Walmart Inc. is at the forefront among retailers in adopting technology that easily provides proof of vaccination as a type of "vaccine passport," but mobile apps that contain personal health records have raised concerns about keeping that information private.
With more than 3,800 Walmart and Sam's Club pharmacies nationwide now giving covid-19 vaccinations in 48 states, the Bentonville-based retailer is working with app developers to offer its customers standardized access to their vaccination records and other health data.
Customers can choose to install one of three available apps and create their accounts for free. Then they sign into their Walmart or Sam's Club accounts and agree to share their vaccination histories with the verification app.
The data is displayed on smartphones as a QR code that people can show as proof of vaccination when they travel, attend events or return to work or school. Any customer who doesn't have a smartphone or internet access can get a paper version of the code at a Walmart or Sam's Club pharmacy.
All three apps are available for download now, Walmart said, and they will soon be able to instantly validate Walmart vaccination credentials.
John Furner, president and chief executive officer of Walmart U.S., said in a March 17 news release that the company's goal with these apps "is to give customers vaccinated at Walmart free and secure digital access to their vaccine record to enable them to share that information with third parties seeking to confirm their vaccination status."
Furner said Walmart is the first retailer to work with the two app developers.
One of the apps is Health Pass by CLEAR, a company based in the U.S. The other two, developed by The Commons Project Foundation in Geneva, are CommonPass and, for Android devices, CommonHealth.
Both developers follow the standards of the Vaccination Credential Initiative. This global coalition of public and private organizations aims to coordinate app standards and develop guides for issuing, sharing and validating vaccination records.
Member organizations include tech companies such as Microsoft and Salesforce, along with the Mayo Clinic.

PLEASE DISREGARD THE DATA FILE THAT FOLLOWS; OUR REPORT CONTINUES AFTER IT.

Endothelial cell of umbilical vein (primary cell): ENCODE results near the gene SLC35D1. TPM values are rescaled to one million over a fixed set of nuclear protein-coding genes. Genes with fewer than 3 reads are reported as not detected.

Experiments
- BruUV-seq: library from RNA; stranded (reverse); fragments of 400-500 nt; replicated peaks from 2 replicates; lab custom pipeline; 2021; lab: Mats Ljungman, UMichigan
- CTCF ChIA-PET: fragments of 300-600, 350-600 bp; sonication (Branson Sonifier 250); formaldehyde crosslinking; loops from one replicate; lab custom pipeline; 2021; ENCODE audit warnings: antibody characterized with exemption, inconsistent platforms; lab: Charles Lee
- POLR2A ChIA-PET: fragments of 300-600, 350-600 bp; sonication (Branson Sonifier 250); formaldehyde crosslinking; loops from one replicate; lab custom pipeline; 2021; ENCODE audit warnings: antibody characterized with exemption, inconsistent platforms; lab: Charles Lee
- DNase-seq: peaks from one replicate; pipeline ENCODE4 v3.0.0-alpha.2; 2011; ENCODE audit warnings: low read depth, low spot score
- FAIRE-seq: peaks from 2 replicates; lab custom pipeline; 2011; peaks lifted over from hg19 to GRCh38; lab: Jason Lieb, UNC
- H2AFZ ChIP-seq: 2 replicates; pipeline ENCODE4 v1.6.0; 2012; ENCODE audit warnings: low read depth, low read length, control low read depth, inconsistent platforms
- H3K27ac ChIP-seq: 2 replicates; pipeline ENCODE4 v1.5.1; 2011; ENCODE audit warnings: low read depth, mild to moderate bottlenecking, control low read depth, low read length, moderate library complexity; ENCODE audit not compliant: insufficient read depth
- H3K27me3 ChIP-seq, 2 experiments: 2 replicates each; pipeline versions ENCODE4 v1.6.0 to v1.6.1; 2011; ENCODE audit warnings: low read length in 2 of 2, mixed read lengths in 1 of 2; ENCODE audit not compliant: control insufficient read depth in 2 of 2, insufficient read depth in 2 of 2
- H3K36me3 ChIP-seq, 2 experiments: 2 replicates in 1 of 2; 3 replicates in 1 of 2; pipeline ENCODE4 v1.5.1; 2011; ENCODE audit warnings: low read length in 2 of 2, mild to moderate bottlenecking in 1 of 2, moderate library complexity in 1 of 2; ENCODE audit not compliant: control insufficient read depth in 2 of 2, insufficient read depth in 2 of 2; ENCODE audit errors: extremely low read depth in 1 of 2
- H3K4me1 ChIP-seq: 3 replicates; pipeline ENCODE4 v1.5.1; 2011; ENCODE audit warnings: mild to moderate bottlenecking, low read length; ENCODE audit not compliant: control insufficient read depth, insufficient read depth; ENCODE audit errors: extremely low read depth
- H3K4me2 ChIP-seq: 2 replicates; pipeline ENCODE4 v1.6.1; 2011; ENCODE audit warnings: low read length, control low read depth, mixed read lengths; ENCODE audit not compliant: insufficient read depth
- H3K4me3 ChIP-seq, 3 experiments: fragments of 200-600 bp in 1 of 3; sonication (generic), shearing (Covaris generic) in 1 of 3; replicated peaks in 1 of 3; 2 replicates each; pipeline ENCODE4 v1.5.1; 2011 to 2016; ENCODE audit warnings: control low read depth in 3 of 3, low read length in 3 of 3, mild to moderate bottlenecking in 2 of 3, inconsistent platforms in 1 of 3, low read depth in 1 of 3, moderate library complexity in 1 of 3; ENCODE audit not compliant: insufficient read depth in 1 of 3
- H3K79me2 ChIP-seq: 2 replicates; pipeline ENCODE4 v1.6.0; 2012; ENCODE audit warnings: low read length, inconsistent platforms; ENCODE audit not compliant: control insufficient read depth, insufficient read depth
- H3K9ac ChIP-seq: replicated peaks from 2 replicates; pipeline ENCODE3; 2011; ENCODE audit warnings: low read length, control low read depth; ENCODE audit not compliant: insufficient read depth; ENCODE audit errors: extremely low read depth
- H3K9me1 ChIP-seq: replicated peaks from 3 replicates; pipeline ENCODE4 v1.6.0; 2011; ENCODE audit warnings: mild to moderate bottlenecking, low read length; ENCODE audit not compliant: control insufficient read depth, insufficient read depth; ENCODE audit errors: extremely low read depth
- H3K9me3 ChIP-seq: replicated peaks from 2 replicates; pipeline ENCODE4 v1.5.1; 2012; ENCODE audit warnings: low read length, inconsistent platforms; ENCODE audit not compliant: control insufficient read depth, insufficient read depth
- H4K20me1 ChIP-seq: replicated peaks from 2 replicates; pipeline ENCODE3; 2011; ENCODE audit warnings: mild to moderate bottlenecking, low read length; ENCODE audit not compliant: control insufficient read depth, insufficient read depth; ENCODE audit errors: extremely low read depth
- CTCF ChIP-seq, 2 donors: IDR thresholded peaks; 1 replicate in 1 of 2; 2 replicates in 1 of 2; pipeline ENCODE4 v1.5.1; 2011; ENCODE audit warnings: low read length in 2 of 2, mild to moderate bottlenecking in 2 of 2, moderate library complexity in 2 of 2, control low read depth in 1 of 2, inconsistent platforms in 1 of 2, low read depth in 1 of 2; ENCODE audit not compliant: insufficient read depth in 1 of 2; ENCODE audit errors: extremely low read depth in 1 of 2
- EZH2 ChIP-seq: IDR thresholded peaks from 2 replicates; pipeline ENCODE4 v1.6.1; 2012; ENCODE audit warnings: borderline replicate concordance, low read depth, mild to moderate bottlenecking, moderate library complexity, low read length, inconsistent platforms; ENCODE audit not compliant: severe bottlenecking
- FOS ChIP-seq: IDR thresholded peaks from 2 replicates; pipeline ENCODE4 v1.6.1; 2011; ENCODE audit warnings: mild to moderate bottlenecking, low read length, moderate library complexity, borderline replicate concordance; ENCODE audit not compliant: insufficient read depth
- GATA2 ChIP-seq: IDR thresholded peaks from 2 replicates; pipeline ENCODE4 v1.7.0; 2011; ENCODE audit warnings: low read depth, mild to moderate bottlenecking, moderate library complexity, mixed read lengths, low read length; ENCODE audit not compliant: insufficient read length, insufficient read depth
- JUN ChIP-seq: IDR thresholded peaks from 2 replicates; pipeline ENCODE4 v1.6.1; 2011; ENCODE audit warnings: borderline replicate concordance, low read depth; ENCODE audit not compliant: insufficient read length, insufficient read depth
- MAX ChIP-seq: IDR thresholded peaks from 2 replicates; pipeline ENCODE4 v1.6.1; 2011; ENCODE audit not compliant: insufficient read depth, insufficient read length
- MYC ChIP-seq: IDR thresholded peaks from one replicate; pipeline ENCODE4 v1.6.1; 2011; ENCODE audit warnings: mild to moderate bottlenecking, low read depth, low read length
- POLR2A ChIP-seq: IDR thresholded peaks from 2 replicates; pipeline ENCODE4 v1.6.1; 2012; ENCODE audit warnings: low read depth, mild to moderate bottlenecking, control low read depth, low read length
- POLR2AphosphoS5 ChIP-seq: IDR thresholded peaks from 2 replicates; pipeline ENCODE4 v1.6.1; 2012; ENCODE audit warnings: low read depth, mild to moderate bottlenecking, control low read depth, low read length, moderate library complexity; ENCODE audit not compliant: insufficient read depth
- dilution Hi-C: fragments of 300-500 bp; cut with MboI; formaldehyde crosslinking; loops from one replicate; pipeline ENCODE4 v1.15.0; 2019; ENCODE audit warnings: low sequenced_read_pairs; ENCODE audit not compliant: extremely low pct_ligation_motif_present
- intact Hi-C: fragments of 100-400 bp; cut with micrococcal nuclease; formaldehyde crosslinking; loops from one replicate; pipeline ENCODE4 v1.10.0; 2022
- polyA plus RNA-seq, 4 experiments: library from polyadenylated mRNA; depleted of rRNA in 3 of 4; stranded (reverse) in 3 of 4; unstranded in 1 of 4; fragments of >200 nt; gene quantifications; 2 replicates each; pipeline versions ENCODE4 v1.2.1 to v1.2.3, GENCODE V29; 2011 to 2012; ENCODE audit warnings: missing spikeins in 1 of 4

Aware of the public's concerns about the security of health information, the Vaccination Credential Initiative lists privacy as one of its key design principles. The coalition states on its website that apps based on its standards must protect the privacy of individual health data and comply with applicable data privacy regulations.
Still, health care providers that keep electronic health records are vulnerable to data breaches. For instance, The Kroger Co. supermarket chain, which offers the covid-19 vaccine at its pharmacies, topped HIPAA Journal's February 2021 Healthcare Data Breach Report. The health care records of 368,100 Kroger customers were exposed in a ransomware attack on a vendor, according to the report.
The American Medical Association recommends that health care providers educate their patients about app privacy and security. While patients assume their medical data is protected by law on apps just as it is in a hospital or doctor's office, this is not the case, according to the association's website.
There is plenty of debate around whether proof of vaccination should be made mandatory. On the federal level, White House press secretary Jen Psaki said on April 6 that the Biden administration "is not now, nor will it be, supporting a system that requires Americans to carry a credential." This leaves it up to local governments and businesses to make their own decisions.
A number of states, including Arkansas, are considering bills that would ban requiring proof of vaccination for employment, travel, education or other purposes.
The Business Roundtable, a group of chief executive officers of which Walmart CEO Doug McMillon is chairman, suggests its member companies have the flexibility to decide for themselves what is best for the safety of their employees and customers.